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Last week’s blog post “Minimizing Costs for Long-Term Lower Basin Demand Management” used a simple economic model to illustrate different ways of achieving a 2 million acre-feet (MAF) cut, and the cost implications for the Lower Basin. It also developed a scenario that allows water trading that would reduce the total cost to the Lower Basin and that could be financed by primarily urban uses. The primary authors of that blog post are Richard Howitt, Steve Hatchett, and Duncan MacEwan. We interview the authors to consider the regional impacts and potential dynamics of Colorado River cuts, negotiations, and other implications.

In the previous blog, you developed an economic model to analyze different scenarios of water curtailments. Tell us more about the methodology and what you hope to do next.

The shortage costs, and cost savings from trade, estimated in our last blog post can be derived from more complete data on alternative costs and customer shortage costs in urban areas and on agricultural net returns foregone as shortages increase in agricultural areas.

A complete analysis of the effects of water transfers would assess which crops would likely be affected and the consequent effects on the local economy. The impacts to the local economy are important because all scenarios in the Lower Basin consider paying growers to idle productive farmland. The analysis we developed was intended to illustrate alternatives, tradeoffs, and the relative costs of different ways of achieving 2 MAF of cuts. 

You talked about a range of water values that frame negotiations – what does that range look like?

We refrained from focusing on numerical estimates of dollars per AF in that post because we made some pretty broad assumptions to construct our models. But to illustrate our point, compare what Reclamation is paying this year ($330 per AF) as setting the lower bound price for sellers to the MWD region’s cost for alternative supplies. MWD and its member agencies have developed a range of water supply options that include conjunctive use and water transfers through the State Water Project, wastewater recycling, stormwater capture and recharge, and desalination. It is safe to say that the cost of many of these exceed $1,000 per AF. So that is the range for negotiation we referred to. A deal to trade CR water within that range can be beneficial to both parties, though such deals are politically fraught and need to consider other local impacts.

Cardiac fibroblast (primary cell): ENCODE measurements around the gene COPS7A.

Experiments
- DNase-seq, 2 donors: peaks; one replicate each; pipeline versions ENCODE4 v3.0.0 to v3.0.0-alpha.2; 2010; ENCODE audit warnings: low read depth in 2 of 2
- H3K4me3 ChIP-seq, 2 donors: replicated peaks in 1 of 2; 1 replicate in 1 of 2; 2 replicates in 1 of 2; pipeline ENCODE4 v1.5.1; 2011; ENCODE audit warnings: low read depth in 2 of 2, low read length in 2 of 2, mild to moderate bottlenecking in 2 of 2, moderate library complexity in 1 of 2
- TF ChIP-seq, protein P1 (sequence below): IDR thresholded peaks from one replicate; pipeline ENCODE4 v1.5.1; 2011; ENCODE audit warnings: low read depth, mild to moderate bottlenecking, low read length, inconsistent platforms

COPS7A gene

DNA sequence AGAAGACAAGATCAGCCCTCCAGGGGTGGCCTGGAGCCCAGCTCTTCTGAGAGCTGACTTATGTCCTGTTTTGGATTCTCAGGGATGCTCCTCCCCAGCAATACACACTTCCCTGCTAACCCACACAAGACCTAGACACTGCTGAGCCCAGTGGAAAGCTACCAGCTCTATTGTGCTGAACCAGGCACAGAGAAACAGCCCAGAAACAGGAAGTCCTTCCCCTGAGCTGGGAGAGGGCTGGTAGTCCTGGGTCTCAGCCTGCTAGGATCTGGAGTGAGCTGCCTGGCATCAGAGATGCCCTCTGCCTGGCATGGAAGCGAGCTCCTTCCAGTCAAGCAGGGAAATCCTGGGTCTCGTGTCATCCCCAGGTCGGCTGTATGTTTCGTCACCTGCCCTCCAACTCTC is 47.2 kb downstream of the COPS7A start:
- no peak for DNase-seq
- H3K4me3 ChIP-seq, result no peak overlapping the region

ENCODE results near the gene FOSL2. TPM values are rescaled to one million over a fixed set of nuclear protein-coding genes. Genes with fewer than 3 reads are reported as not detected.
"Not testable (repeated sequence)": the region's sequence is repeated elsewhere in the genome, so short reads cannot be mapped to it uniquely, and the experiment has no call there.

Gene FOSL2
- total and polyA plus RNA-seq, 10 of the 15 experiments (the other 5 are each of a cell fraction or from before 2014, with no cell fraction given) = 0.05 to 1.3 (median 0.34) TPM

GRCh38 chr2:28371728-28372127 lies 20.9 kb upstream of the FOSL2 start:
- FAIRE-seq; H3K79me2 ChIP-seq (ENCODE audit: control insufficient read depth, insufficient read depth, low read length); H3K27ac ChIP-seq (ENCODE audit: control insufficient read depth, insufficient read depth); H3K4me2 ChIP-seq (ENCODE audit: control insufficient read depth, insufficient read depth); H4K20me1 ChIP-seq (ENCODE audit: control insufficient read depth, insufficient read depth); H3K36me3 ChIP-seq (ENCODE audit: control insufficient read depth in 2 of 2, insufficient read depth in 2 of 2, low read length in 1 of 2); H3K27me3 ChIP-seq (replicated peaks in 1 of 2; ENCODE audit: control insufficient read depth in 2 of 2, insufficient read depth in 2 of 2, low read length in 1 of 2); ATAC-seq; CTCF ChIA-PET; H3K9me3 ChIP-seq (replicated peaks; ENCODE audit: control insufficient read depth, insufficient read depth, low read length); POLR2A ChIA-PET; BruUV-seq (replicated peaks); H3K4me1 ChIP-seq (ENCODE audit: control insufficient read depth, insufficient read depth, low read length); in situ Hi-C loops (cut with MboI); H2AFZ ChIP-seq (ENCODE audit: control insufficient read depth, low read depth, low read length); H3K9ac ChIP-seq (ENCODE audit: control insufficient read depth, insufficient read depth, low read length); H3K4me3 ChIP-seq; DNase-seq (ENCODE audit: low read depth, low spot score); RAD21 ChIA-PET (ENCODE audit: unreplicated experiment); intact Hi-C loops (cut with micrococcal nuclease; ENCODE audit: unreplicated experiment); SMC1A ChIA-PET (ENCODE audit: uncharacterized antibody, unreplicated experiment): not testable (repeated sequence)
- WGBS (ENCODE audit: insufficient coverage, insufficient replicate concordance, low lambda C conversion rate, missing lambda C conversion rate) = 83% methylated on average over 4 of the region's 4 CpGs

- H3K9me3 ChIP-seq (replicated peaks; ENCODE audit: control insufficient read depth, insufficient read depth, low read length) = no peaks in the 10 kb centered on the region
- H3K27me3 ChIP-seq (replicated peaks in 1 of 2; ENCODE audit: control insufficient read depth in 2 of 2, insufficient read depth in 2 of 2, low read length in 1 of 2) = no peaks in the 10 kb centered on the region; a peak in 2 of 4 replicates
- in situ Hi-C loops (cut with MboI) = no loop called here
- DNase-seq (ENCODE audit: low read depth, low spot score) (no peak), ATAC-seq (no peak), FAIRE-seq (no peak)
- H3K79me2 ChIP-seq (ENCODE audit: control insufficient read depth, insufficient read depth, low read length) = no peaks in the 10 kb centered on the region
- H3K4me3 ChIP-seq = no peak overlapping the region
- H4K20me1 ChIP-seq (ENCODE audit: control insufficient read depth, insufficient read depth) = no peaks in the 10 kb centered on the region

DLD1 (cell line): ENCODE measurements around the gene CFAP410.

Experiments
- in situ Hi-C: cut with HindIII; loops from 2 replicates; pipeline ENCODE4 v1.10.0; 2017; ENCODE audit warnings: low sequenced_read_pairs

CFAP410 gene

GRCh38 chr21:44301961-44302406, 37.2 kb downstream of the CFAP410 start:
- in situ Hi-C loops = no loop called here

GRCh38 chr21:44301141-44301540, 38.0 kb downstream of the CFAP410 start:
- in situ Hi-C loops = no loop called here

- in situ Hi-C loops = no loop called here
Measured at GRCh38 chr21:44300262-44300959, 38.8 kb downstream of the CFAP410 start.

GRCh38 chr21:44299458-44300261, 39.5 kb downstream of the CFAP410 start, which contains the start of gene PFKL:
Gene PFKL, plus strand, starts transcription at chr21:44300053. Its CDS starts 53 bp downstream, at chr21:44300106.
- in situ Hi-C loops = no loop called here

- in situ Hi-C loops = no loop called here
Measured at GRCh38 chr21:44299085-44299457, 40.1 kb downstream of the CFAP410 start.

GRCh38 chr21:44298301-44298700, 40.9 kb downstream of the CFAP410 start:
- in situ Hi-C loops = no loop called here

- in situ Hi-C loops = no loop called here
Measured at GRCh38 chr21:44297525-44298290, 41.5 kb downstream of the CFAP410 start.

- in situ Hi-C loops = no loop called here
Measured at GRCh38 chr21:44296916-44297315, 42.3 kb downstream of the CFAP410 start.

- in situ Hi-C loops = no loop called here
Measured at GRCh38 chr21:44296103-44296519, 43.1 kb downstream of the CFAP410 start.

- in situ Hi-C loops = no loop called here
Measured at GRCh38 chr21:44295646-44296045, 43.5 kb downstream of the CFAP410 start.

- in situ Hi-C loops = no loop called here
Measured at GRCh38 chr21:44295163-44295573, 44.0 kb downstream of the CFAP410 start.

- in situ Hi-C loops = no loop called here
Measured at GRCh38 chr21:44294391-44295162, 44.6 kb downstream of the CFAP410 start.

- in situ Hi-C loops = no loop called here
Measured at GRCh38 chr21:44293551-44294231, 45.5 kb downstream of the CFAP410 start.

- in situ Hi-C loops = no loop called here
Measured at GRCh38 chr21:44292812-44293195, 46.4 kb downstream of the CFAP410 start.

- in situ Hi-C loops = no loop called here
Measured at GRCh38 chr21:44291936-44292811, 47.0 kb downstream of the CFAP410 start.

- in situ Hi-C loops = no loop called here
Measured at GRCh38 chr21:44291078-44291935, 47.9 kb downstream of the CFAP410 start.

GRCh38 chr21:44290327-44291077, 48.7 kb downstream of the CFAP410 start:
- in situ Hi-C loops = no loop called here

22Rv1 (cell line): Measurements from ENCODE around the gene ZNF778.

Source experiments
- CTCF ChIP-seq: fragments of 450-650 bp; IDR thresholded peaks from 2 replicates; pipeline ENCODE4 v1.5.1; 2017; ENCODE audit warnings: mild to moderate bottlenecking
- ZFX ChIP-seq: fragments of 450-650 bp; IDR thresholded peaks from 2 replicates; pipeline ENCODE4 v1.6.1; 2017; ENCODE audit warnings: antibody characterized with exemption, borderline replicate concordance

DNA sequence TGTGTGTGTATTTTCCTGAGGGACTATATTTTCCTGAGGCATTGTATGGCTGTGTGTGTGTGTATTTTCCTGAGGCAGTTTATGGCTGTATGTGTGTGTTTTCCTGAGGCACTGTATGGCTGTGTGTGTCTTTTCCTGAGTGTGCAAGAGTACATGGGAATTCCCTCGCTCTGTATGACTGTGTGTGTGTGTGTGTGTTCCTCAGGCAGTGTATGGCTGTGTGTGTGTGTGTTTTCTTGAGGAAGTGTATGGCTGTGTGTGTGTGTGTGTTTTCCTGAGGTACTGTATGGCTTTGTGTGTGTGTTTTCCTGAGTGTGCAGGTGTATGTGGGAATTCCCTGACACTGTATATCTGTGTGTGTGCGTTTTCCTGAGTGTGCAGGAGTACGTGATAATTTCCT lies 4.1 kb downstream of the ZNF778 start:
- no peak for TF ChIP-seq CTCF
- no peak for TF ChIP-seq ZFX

You estimated the economic costs of shortage under different scenarios. What other effects might communities face?

It’s important to note that all of the costs estimated in those scenarios were direct costs. There are several other potential secondary effects that would add to that price tag, and in some regions, those can be substantial. A recent analysis that we developed for the California dairy industry found that every dollar lost at the farm level resulted in another $0.76 to $1.20 in additional impacts to linked industries, including processing and milk production. And then there is the associated jobs lost. These secondary effects are often concentrated in local communities that are dependent on irrigated agriculture. Fallowing programs can consider these additional impacts, for example, by ensuring that cuts are not too concentrated in specific regions.

Large cuts to irrigation water will affect the quantity of crops produced. The Lower Basin is an important source of U.S. winter vegetables and forage [see Figure 1 for an example crop]. Reductions in forage and feed production in IID and PVID would raise feed prices for the livestock sector. Feed prices are already near all-time highs. Fewer winter vegetables would raise prices for these crops. Lettuce prices in the fall of 2022 hit all-time highs due to disease reducing the Central Coast’s crop. Reducing winter production in the Lower Basin, including IID and the Yuma Valley, would further increase prices for consumers.